AGL to develop renewable energy projects.


AGL to develop renewable energy projects


Updated: 14:52, Sunday August 23, 2009


AGL to develop renewable energy projects


AGL Energy says it will develop $6 billion to $7 billion in renewable energy projects over the next decade.


AGL Energy chief executive Michael Fraser said the recent passage of renewable energy target (RET) legislation through parliament was ‘very significant’ for AGL.


The passage of the RET means that from January there will be a target requiring 20 per cent of electricity to be generated from renewable energy sources by 2020.


‘We are the largest developer of renewable assets in the country, and this really means that we are going to be able to accelerate our development program,’ Mr Fraser told the ABC’s Inside Business program on Sunday.


Mr Fraser said that in total, about $25 billion to $30 billion of renewable projects would have to be built over the next decade to meet the RET target.



 


‘We intend to develop a pipeline of our projects so when we look over the next decade that’s probably six to seven billion dollars worth of projects on our own,’ he said.


‘We’ve already got over two billion dollars worth of projects on our books, so over the longer term, it’s a very significant value-creation opportunity for the company.’


Mr Fraser said that under the RET, about 4,500 wind turbines would have to be built to supply about 9,000 megawatts of power.


He agreed that the RET legislation would ‘crowd out’ gas-fired power generation.


‘Yes, that is definitely what will happen,’ Mr Fraser said.


He said renewable power-generation technologies were dominated by wind power.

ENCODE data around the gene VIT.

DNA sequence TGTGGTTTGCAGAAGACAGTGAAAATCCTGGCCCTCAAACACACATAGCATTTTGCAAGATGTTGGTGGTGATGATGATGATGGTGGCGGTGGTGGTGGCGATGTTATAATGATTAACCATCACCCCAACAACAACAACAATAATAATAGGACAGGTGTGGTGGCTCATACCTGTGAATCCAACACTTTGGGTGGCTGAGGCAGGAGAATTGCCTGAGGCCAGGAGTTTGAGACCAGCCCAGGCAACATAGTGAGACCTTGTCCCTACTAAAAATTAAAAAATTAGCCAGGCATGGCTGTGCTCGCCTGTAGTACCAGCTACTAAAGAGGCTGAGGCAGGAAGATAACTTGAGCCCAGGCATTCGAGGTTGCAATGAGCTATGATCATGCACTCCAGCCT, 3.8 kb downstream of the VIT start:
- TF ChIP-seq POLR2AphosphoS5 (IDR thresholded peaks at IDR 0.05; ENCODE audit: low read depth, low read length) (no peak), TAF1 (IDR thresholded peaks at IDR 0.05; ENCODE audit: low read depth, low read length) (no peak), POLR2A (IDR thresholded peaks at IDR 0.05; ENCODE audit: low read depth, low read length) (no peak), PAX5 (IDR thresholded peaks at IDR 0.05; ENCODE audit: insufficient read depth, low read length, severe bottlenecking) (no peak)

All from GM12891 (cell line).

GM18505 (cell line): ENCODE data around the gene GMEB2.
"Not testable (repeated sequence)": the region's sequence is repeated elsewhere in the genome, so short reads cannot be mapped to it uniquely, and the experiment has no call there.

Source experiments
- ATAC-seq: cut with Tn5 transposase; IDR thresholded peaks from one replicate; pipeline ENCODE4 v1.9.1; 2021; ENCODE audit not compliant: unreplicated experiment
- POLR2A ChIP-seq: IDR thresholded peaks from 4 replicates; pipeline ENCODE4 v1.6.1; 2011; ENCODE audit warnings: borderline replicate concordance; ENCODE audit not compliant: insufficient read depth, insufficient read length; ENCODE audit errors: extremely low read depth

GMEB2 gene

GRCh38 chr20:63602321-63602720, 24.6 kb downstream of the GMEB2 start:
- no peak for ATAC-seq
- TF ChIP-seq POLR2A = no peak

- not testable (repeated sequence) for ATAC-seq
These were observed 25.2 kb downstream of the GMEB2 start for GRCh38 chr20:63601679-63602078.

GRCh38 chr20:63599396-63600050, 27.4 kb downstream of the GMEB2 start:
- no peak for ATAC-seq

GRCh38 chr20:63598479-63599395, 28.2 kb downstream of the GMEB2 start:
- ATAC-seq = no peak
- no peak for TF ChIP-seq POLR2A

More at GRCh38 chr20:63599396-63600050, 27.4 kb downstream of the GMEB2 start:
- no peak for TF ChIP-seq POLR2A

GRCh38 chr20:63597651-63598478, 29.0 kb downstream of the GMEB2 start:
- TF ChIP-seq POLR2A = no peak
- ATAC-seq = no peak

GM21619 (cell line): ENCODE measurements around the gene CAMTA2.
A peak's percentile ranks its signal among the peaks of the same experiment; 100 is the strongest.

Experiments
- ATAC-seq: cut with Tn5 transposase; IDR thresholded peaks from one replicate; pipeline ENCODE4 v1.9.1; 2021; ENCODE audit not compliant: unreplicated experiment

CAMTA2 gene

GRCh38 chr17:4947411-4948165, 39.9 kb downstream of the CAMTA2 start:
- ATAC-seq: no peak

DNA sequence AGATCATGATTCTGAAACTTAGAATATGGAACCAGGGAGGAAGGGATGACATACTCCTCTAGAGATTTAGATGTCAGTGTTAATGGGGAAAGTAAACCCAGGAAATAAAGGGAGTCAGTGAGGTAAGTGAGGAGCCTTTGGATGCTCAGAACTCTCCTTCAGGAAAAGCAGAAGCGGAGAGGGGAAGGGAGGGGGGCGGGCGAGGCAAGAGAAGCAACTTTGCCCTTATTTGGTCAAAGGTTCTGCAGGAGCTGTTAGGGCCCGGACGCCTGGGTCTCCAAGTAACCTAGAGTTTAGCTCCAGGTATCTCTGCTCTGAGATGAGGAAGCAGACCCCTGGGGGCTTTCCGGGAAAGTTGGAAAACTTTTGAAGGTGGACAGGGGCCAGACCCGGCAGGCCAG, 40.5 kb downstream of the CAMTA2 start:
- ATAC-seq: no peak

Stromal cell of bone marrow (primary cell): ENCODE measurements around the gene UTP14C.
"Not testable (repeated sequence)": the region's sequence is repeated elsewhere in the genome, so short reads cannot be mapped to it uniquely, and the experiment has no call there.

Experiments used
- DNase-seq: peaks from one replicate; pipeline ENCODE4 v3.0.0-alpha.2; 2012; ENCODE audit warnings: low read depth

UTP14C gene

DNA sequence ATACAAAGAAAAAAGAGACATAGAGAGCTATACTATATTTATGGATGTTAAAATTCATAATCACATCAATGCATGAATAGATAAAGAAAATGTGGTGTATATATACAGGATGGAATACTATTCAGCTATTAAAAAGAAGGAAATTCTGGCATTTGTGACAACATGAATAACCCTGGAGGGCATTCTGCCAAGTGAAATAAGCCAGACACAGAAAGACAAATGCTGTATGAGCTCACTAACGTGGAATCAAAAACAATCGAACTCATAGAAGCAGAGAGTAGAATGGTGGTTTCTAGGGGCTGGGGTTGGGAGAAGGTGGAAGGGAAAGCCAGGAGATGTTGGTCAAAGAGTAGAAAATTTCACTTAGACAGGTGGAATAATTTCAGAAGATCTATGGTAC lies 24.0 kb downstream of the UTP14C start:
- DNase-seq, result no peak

Mr Fraser rejected a suggestion that AGL, which also has interests in the gas and brown coal sectors, would be happy about delays in the passage through federal parliament of the government’s emissions trading scheme (ETS).


‘Around the ETS, we want that in place. We think that’s a very important component,’ Mr Fraser said.


He said the ETS would result in additional costs to the energy industry and to the economy.


‘(But) what we really want is that legislation in place. We want certainty about what the business environment is going forward.’


Mr Fraser said companies would find it hard to make investment decisions unless there was certainty.


He said that, ultimately, sensible legislation would be put in place around a Carbon Pollution Reduction Scheme (CPRS), but it would require transition arrangements to ‘make sure that the lights stay on’.


Mr Fraser acknowledged that under the legislation coal-fired power stations using brown coal would eventually have to shut down unless they become cleaner.


‘When we look forward, ultimately, if there are no advances in carbon capture and storage, then ultimately, yes, the objective of the legislation is that those generators will be shut down and other generation will take its place,’ he said.

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